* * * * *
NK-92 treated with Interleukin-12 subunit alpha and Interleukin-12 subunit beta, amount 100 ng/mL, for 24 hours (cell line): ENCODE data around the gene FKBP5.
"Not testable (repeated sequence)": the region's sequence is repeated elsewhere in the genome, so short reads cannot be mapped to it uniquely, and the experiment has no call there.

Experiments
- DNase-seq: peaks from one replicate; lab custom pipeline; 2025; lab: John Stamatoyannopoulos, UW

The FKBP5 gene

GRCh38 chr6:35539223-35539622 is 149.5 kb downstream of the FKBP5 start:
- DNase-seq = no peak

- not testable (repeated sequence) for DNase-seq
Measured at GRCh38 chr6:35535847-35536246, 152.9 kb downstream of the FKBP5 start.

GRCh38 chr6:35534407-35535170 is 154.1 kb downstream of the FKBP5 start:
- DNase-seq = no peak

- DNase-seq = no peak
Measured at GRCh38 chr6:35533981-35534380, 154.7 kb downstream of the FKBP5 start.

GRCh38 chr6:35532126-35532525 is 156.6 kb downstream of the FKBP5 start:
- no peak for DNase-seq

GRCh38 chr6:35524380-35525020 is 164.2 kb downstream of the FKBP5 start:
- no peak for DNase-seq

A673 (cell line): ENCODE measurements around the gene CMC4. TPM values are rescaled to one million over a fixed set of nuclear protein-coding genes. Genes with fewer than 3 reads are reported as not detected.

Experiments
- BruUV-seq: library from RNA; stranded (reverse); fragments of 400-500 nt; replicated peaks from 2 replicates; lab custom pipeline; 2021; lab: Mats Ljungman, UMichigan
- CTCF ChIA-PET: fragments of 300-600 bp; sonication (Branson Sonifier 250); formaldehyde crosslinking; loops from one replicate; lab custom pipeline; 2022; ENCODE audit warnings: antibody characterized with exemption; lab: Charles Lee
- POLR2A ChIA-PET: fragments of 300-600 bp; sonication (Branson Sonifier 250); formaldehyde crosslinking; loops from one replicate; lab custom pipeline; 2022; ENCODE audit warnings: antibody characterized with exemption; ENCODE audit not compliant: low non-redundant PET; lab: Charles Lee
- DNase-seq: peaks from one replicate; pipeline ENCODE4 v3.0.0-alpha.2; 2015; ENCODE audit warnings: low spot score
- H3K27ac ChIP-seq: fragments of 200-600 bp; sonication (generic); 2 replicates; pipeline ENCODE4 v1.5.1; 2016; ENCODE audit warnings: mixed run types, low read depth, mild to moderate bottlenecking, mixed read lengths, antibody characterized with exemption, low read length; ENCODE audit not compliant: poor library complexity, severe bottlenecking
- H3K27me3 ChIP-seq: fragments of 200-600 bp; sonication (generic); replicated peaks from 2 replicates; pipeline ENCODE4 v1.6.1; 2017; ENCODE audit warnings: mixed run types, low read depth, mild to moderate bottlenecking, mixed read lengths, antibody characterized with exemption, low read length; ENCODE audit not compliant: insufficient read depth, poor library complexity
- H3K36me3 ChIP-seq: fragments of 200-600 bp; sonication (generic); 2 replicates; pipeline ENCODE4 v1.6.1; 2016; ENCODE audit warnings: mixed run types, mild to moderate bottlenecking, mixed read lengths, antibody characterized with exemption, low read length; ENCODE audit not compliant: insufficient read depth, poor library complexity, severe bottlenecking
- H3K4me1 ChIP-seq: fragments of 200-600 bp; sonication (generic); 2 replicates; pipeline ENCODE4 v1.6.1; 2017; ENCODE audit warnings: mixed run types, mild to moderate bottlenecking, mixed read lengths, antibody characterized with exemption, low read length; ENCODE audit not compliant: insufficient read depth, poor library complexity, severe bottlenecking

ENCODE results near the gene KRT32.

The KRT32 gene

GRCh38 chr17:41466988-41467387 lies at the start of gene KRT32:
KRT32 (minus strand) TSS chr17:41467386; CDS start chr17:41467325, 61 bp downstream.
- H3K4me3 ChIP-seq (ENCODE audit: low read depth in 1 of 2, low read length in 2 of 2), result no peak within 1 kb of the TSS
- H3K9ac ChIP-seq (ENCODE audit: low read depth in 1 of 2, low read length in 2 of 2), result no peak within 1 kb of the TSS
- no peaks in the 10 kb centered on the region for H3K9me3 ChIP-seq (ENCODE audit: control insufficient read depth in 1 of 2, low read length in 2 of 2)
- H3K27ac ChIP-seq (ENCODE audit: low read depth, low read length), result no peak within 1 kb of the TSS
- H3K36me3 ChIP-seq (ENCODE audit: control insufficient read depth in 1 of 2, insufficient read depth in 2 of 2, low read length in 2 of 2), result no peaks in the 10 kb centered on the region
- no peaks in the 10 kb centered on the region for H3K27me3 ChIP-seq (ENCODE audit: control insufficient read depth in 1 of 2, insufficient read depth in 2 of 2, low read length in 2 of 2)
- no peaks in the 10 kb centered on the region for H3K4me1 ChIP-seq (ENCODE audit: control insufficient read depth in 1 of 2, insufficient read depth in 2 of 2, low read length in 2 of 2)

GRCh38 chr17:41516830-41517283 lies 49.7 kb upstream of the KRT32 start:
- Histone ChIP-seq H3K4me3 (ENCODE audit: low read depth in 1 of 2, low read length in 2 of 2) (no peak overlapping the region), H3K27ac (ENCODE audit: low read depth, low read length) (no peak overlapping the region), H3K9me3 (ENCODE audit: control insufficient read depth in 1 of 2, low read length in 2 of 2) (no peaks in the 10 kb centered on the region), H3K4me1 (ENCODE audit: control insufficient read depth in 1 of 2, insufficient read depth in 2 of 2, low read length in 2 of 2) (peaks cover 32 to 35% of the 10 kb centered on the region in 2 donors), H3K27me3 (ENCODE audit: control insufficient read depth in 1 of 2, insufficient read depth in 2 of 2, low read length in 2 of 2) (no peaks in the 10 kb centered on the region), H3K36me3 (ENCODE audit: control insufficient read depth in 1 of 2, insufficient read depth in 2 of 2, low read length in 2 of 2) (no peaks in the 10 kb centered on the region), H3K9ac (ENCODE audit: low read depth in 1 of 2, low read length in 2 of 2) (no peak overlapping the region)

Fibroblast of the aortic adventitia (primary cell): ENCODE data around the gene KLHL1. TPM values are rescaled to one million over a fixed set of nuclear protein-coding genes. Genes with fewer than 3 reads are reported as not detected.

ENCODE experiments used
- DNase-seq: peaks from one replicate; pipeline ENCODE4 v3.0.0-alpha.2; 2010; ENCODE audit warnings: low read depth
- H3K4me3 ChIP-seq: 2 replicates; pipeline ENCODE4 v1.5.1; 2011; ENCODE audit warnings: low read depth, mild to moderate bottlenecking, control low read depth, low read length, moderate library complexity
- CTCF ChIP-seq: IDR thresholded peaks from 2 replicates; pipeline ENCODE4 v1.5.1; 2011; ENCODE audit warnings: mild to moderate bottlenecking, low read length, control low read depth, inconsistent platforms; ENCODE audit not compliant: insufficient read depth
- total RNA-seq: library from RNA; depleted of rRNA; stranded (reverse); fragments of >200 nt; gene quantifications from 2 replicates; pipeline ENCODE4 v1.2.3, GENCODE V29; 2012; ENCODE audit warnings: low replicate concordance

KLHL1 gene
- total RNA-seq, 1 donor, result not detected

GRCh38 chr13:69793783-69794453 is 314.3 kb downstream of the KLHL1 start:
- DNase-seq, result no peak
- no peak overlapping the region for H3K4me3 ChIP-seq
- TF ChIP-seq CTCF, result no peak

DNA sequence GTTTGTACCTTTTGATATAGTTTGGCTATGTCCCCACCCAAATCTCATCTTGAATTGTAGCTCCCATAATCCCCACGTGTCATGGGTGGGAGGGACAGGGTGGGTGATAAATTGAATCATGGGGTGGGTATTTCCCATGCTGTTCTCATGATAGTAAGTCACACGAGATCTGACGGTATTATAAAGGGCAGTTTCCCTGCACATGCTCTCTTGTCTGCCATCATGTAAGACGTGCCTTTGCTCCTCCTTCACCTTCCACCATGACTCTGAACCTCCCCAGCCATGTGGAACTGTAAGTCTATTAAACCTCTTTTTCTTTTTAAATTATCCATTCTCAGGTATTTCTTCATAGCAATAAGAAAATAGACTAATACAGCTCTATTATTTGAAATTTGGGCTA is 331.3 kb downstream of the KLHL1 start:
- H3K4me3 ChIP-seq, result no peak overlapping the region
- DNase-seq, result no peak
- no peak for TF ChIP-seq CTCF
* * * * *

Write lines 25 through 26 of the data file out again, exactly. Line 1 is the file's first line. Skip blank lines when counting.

- H3K27me3 ChIP-seq: fragments of 200-600 bp; sonication (generic); replicated peaks from 2 replicates; pipeline ENCODE4 v1.6.1; 2017; ENCODE audit warnings: mixed run types, low read depth, mild to moderate bottlenecking, mixed read lengths, antibody characterized with exemption, low read length; ENCODE audit not compliant: insufficient read depth, poor library complexity
- H3K36me3 ChIP-seq: fragments of 200-600 bp; sonication (generic); 2 replicates; pipeline ENCODE4 v1.6.1; 2016; ENCODE audit warnings: mixed run types, mild to moderate bottlenecking, mixed read lengths, antibody characterized with exemption, low read length; ENCODE audit not compliant: insufficient read depth, poor library complexity, severe bottlenecking